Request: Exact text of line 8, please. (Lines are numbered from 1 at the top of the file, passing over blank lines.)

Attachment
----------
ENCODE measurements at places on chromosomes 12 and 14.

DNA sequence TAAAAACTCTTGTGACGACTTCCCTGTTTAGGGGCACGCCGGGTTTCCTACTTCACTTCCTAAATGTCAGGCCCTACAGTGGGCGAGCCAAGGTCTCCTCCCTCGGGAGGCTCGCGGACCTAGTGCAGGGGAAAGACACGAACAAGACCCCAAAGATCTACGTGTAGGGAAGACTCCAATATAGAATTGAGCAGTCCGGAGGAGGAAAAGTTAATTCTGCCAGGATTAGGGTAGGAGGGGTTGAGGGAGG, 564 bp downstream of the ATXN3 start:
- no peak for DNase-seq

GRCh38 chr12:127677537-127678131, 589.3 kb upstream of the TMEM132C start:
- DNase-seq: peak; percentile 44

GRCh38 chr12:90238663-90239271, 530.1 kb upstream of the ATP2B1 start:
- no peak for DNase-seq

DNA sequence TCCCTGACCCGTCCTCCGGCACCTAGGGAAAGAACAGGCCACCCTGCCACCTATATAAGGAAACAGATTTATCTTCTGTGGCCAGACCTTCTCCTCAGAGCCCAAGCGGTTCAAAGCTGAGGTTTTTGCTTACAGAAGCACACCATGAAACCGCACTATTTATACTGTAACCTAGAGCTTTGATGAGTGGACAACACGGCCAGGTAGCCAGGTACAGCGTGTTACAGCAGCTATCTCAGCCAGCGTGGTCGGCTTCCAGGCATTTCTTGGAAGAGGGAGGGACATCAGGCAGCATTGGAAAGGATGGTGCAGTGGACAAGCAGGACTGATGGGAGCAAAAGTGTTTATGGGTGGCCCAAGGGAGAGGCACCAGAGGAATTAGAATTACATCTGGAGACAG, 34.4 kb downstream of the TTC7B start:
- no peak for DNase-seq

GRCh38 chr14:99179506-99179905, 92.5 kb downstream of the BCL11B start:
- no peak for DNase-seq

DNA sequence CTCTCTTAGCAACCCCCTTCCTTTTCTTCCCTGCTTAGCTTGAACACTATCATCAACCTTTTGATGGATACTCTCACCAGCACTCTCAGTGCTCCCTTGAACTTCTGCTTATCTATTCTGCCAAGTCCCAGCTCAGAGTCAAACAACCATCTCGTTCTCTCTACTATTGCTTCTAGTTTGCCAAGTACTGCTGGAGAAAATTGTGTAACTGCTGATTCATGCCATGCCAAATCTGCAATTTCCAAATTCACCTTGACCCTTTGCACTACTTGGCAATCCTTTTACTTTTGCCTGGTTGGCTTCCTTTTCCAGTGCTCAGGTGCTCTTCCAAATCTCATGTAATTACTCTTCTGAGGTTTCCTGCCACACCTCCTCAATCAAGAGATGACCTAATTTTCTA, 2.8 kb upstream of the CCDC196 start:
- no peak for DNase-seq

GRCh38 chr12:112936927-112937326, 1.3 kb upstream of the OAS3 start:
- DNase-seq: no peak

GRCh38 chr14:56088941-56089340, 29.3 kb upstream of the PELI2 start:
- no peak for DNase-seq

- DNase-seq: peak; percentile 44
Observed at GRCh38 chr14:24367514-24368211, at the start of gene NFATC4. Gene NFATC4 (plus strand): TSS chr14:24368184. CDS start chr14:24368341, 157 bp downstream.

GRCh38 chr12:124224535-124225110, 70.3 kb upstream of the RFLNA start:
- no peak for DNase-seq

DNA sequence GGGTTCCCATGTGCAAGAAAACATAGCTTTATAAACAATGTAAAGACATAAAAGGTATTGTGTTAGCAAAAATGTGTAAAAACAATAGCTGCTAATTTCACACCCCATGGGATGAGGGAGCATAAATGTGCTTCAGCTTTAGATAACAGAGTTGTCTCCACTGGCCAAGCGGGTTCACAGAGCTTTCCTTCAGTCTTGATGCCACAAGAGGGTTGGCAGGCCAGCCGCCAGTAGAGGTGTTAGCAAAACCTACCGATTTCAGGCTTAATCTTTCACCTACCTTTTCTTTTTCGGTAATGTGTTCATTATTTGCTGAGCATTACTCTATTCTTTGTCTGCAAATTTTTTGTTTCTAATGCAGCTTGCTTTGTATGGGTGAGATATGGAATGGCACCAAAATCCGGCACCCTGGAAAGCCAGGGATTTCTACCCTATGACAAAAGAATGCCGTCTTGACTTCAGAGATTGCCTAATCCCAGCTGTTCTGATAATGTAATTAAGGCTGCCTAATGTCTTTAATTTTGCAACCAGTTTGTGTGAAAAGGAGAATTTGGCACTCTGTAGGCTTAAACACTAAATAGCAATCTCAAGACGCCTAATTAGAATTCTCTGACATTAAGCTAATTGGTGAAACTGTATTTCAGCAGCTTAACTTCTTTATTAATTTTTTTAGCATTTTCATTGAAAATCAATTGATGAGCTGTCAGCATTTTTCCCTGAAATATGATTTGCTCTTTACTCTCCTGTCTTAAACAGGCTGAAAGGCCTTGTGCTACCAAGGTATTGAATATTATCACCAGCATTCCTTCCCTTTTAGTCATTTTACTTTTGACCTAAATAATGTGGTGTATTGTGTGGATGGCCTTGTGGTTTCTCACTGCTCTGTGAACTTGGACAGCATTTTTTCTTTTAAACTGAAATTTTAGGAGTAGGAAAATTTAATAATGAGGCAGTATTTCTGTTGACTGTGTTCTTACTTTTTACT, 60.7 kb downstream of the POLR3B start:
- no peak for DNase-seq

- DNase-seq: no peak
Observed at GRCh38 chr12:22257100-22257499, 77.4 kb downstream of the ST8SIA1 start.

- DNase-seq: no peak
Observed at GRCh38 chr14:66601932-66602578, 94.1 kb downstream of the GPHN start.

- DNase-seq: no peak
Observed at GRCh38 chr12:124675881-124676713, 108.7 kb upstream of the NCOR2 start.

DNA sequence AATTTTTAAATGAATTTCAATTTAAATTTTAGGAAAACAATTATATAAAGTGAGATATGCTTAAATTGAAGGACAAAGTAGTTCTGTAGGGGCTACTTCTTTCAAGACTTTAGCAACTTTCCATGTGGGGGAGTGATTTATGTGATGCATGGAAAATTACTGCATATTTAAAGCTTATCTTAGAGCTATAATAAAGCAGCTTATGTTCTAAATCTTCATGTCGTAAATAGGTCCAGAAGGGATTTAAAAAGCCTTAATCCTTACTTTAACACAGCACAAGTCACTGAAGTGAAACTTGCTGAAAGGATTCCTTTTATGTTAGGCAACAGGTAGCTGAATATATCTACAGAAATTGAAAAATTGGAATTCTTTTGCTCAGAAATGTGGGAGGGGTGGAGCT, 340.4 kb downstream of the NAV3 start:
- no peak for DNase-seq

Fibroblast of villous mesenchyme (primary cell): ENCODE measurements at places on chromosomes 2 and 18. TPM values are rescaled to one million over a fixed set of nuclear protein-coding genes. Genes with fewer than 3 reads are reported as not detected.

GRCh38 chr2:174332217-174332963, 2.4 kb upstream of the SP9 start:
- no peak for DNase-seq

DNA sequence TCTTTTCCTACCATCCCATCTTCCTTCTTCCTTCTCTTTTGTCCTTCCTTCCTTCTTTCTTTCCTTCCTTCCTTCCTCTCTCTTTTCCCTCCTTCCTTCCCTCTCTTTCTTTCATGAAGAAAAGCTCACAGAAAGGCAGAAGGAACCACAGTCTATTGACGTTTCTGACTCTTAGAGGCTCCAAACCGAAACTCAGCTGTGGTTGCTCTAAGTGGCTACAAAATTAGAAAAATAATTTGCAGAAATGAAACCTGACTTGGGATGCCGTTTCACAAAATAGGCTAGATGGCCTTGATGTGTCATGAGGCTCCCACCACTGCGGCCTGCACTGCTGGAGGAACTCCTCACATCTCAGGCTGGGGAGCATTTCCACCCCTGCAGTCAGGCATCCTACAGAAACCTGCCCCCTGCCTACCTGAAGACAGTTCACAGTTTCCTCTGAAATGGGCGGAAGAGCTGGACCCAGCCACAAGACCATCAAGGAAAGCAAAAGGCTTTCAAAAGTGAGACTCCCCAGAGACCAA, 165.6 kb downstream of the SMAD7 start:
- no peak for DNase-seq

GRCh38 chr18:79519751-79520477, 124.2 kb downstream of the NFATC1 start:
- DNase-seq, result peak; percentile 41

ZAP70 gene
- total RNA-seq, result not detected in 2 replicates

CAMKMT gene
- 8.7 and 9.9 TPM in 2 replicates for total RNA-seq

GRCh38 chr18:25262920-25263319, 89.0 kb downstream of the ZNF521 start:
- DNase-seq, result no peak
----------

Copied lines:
DNA sequence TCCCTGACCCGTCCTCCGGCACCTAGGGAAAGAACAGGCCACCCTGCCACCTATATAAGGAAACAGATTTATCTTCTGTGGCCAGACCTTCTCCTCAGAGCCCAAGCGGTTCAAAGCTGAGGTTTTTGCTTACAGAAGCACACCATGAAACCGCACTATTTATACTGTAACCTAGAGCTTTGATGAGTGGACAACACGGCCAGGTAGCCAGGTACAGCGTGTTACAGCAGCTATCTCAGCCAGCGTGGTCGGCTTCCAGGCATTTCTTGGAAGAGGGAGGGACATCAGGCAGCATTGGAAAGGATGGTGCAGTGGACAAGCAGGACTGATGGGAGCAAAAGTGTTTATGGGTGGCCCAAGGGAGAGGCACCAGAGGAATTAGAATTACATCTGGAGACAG, 34.4 kb downstream of the TTC7B start: